Four ways digital technology is transforming farming in Africa

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Photo by phanlop88

Digital technology is likely to continue to be a major driver of development and industry in Africa. The capabilities of local entrepreneurs, start-ups and businesses to provide services such as technical assistance and finance are growing significantly due to greater access to mobile and internet technology. As such digital solutions are likely to make a huge contribution to addressing local concerns, connecting people in remote areas and to reaching greater numbers of people than more traditional development initiatives. Such technologies are already transforming the way in which smallholder farmers work and interact. Here we discuss five ways in which digital technology can play a part in transforming agriculture in Africa.

  • Extension services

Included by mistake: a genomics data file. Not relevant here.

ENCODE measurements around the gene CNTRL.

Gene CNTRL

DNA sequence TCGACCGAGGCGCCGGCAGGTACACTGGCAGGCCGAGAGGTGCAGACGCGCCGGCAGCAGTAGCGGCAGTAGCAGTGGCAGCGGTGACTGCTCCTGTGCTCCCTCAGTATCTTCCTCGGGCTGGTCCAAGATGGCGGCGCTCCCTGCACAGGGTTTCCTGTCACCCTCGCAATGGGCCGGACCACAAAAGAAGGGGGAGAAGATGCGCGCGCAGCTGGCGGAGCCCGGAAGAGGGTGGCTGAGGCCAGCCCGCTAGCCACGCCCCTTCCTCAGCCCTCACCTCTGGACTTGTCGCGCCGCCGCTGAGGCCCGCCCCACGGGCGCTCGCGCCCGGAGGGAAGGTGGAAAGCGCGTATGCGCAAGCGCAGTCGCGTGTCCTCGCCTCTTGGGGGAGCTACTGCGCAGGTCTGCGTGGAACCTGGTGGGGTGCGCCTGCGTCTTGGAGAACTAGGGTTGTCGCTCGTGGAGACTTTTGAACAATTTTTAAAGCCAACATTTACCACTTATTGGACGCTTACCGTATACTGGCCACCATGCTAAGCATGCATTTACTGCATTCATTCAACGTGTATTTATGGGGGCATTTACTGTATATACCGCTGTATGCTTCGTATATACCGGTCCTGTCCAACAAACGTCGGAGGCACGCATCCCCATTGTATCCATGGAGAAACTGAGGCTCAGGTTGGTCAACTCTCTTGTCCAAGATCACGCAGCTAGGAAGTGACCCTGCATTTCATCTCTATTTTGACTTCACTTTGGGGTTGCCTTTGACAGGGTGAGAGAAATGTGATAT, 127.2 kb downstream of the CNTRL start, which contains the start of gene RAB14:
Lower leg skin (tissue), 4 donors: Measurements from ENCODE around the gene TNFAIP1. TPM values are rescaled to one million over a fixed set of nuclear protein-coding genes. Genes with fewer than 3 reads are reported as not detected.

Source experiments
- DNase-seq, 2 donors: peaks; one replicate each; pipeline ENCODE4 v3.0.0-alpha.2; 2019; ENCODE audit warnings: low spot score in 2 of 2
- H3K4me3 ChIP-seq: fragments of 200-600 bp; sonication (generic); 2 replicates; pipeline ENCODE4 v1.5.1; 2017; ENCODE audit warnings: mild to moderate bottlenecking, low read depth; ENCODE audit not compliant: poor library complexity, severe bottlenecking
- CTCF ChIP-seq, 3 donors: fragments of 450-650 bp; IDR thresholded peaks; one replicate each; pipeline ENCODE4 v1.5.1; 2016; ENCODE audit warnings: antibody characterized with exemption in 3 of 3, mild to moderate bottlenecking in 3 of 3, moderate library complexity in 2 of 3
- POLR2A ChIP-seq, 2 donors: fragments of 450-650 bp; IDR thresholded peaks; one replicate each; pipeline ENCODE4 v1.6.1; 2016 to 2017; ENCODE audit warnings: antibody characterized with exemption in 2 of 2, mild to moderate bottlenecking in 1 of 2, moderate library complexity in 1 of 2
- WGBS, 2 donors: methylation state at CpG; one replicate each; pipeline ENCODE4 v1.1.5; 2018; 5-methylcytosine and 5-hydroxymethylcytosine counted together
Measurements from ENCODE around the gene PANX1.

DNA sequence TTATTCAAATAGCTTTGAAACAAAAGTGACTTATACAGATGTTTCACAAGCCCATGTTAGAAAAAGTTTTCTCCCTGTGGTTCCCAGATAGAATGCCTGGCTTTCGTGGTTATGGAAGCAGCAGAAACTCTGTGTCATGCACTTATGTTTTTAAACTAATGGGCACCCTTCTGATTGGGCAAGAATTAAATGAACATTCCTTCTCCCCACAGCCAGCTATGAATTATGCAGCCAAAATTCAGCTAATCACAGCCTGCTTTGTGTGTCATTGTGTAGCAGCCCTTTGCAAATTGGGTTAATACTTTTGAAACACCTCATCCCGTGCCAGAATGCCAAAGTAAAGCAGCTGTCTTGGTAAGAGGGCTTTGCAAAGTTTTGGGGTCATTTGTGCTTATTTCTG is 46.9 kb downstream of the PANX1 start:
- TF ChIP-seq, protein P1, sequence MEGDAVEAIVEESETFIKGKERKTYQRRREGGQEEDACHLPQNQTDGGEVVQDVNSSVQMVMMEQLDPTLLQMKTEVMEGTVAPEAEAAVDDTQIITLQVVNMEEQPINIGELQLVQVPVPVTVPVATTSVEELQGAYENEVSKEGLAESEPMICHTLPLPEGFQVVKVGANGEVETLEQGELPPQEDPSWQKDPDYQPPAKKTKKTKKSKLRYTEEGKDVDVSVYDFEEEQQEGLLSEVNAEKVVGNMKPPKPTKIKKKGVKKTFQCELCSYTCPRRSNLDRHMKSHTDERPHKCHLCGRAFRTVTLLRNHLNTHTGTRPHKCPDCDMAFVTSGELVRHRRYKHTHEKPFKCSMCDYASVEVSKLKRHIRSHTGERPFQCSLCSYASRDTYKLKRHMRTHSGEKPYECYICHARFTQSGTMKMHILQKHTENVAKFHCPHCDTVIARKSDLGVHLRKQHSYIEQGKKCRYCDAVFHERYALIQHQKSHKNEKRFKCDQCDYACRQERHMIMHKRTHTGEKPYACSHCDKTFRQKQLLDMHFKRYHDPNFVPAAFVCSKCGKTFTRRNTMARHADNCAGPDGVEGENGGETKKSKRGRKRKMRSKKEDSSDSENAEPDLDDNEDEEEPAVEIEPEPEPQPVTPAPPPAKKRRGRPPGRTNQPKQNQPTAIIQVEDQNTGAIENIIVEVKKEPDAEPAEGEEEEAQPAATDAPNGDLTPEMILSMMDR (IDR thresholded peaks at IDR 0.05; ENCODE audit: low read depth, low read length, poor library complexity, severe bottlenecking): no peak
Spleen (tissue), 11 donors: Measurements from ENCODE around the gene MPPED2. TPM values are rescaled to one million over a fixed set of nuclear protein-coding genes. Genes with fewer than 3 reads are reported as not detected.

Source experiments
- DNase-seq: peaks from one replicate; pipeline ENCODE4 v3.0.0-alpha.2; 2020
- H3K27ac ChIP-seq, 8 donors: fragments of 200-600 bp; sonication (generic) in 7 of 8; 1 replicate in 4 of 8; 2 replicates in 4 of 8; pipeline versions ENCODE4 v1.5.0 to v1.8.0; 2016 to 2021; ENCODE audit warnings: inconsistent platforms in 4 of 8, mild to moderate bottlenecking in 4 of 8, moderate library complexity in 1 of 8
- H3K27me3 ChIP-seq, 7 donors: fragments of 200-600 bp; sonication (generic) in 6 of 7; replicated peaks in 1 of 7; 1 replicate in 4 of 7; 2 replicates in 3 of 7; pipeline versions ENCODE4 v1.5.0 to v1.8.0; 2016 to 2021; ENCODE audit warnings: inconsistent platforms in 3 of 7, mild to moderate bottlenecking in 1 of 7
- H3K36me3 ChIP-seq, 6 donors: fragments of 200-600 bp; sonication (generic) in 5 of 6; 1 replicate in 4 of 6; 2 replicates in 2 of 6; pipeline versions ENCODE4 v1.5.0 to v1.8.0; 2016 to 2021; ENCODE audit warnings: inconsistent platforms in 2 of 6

Accessing information on farming practices, crop diseases, pest control and land management can be made easier for rural farmers through mobile technology. At present there is a large gap between extension services provided and farmers being reached. In Kenya, for example, over 5 million smallholder farmers rely on just 5,500 agricultural extension workers so many are not getting the advice and information they need. Provision of phone-based agricultural information, advice and support to smallholder farmers can bridge this gap by utilising Africa’s exiting mobile network (currently the second biggest mobile market in the world). The form of the service can differ between organisations, some relying on coordinating agents within local communities to provide advice via their phone, some being purely an information service providing farmers with text messages containing advice relating to farming activities occurring at that time. Esoko, which provides a variety of agriculturally-related apps, has created several platforms for providing technical assistance, including personalised alerts with market, weather and agronomic information; knowledge-sharing to deliver extension advice to extension agents though audio, video, instruction manuals and information libraries; and bulk messaging to send data on best practice, campaigns and new products to all farmers. [Read more…]